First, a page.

Paley will perform in a solo recital of Chopin’s 14 waltzes and the 24 préludes of Rachmaninoff at 7:30 p.m. Jan. 30.

He will be joined by pianist Daniel Stipe and narrator Pamela McClain in a family concert, “Beauties and Beasts,” at 3 p.m. Jan. 31. Their program includes Tchaikovsky’s “Children’s Album,” Ravel’s “Mother Goose” Suite and Prokofiev’s “Peter and the Wolf.”

A donation of $20 is suggested for each concert.

For more information, call (804) 665-9516 or visit www.paleymusicfestival.org
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The reviews are coming in for the revised, Civil War-to-civil rights version of “Appomattox” by Philip Glass and Christopher Hampton, whose Washington National Opera production opened on Nov. 14 at the Kennedy Center.

The Washington Post’s Anne Midgette hails the opera as evidence of Glass’ “mastery in the genre” and as being “as deeply moving as anything I’ve seen in opera” . . .


Corinna da Fonseca-Wollheim, reviewing for The New York Times, calls it “a frustratingly uneven work that presents well-known historical facts on a conveyor belt of forgettable music” . . .


“Appomattox” runs through Nov. 22.
10 days ago | |
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My review for the Richmond Times-Dispatch of the Richmond Symphony’s Nov. 14 concert with pianist Orion Weiss:

10 days ago | |
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Robert Craft, the assistant to Igor Stravinsky from 1948 until the composer’s death in 1971, has died at 92. A conductor and author, Craft was an erudite and sometimes contentious guardian of Stravinsky’s artistic legacy and persona.

“Only two people know anything about Stravinsky,” Craft claimed. “Only Mrs. Stravinsky and I know.”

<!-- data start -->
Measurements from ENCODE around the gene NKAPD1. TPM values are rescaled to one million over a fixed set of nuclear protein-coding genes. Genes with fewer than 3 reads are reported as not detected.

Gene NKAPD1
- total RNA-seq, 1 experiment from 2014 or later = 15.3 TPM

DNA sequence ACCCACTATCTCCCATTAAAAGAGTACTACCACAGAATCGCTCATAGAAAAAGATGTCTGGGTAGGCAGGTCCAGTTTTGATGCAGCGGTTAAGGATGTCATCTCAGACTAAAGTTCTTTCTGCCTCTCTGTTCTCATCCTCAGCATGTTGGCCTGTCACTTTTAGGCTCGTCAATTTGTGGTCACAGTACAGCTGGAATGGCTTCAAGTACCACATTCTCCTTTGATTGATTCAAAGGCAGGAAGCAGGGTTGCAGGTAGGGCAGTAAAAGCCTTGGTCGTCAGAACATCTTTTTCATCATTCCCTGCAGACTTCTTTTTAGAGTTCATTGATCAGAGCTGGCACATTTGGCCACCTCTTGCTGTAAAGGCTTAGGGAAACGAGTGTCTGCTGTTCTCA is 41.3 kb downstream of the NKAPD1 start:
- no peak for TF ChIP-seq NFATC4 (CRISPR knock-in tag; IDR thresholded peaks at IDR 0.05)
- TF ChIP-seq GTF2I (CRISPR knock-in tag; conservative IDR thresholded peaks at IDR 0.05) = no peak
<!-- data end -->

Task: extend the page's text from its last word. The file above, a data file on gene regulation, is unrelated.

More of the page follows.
An obituary by The Washington Post’s Matt Schudel:

10 days ago | |
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11 days ago | |
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Nov. 12
10 a.m.-1 p.m. EST
1500-1800 UTC/GMT
WDCE, University of Richmond
90.1 FM

Past Masters:
Handel: “Music for the Royal Fireworks”
English Chamber Orchestra/
Raymond Leppard
(recorded 1971)

Mason Bates: “Bagatelles for String Quartet and Electronica”
Del Sol String Quartet (Sono Luminus)

Leclair: Sonata in C major
Florian Deuter &
Mónica Waisman, violins (Eloquentia)

Mozart: Oboe Concerto in C major, K. 314
Heinz Holliger, oboe & conductor
Academy of St. Martin in the Fields
(Brilliant Classics)

Past Masters:
Brahms: Piano Quartet in C minor, Op. 60
Jacob Lateiner, piano
Jascha Heifetz, violin
Sanford Schonbach, viola
Gregor Piatigorsky, cello
(RCA Victor)
(recorded 1965)

Scarlatti: Sonata in
C sharp minor, K. 247
Mikhail Pletnev, piano (Virgin Classics)

Nielsen: Symphony No. 2 (“The Four Temperaments”)
New York Philharmonic/Alan Gilbert (Dacapo)

Schumann: “Kinderszenen”
Martha Argerich, piano (Deutsche Grammophon)
15 days ago | |
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Writing for Style Weekly, Scott Castro reports on the Richmond Symphony Youth Orchestra working with urban students in its new rehearsal space at Martin Luther King Jr. Middle School:

15 days ago | |